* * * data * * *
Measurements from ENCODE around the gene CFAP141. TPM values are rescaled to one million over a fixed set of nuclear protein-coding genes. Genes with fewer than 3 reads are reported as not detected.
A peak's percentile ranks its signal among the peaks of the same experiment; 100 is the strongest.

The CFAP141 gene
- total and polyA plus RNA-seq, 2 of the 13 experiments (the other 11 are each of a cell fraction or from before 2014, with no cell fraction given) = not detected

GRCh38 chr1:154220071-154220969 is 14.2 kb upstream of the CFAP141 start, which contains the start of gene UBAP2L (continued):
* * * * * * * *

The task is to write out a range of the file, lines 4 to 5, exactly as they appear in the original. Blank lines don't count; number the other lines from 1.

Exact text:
- total and polyA plus RNA-seq, 2 of the 13 experiments (the other 11 are each of a cell fraction or from before 2014, with no cell fraction given) = not detected

GRCh38 chr1:154220071-154220969 is 14.2 kb upstream of the CFAP141 start, which contains the start of gene UBAP2L (continued):